The very best speaker cabinets contain a large volume of air in a sealed box that has extensive cabinet bracing to reduce resonance, and they also ensure that standing waves do not appear in the cabinets by utilizing curved geometry to deflect them in certain ways. Manufacturers building speakers in a smaller box face two choices. Either utilize a bass reflex port (A hole in the speaker cabinet with a tube attached to the inside, designed to allow the speaker to reproduce lower frequencies more easily, but with a corresponding loss of final control), or use a sealed box construction but lose bass response, at the benefit of the existing bass sounding more natural and tuneful.
Obviously a car cannot accommodate a speaker cabinet of this magnitude or even design in most instances!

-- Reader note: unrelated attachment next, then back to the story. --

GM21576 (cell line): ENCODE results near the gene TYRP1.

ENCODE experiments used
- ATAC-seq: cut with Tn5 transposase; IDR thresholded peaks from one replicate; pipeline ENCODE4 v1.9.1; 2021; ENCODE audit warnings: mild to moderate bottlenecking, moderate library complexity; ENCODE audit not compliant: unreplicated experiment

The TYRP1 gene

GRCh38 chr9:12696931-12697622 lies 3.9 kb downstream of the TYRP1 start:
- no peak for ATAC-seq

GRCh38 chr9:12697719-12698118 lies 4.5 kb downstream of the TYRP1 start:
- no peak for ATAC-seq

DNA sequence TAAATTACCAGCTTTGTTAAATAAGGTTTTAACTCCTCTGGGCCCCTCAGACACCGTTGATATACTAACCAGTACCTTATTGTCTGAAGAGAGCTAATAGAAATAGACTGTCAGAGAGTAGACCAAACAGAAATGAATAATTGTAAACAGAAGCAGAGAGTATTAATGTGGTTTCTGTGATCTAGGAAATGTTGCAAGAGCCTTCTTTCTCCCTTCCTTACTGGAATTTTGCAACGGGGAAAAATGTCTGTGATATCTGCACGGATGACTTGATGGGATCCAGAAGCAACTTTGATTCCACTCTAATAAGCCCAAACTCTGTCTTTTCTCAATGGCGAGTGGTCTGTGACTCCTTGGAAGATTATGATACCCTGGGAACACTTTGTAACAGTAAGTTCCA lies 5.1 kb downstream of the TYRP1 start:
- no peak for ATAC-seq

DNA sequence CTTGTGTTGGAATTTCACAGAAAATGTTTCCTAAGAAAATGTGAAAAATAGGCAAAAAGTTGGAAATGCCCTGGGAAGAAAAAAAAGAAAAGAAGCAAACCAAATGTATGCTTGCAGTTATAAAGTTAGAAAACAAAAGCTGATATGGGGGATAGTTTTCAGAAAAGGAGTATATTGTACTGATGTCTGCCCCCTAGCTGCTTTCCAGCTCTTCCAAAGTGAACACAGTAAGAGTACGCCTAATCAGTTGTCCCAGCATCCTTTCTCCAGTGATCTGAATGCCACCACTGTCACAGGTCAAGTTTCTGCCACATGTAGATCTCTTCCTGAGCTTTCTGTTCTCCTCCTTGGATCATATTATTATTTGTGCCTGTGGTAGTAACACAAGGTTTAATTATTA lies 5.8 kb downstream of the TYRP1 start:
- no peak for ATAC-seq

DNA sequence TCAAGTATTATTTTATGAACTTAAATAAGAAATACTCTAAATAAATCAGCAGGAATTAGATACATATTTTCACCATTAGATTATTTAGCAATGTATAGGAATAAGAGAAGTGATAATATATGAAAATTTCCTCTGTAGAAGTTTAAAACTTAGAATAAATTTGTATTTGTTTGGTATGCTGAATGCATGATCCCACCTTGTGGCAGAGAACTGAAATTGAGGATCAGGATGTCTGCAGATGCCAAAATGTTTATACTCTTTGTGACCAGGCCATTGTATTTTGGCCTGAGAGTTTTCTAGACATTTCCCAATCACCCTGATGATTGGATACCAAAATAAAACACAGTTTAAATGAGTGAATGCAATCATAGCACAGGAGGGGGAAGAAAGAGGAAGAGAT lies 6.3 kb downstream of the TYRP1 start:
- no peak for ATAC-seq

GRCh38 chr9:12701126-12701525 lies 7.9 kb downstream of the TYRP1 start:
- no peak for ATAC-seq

This means that in effect most car speakers use the bodywork as an impromptu speaker cabinet, or operate on a free air principle. Neither of these are ideal as bodywork resonates (and bodywork is different on different cars, preventing any matching between speaker and cabinet), and free air speakers run into severe problems with sound reflecting off a rear surface. (A speaker mounted on a flat panel in free air will produce sound. However the sound will be distorted by reflections from the rear. To construct a speaker on this principle without sacrificing performance would require the speaker to be mounted on an infinitely stiff board that extended many feet/meters in each direction from the bass cone!)
I hope this finds at least one person who will read and appreciate it. Few people really appreciate the amount of different factors that go into producing a good sound, and even fewer can tell the difference between a truly detailed sound, or one that has simply been EQ'd to sound that way, without actually being able to reproduce the tiny details that really make music worth listening to.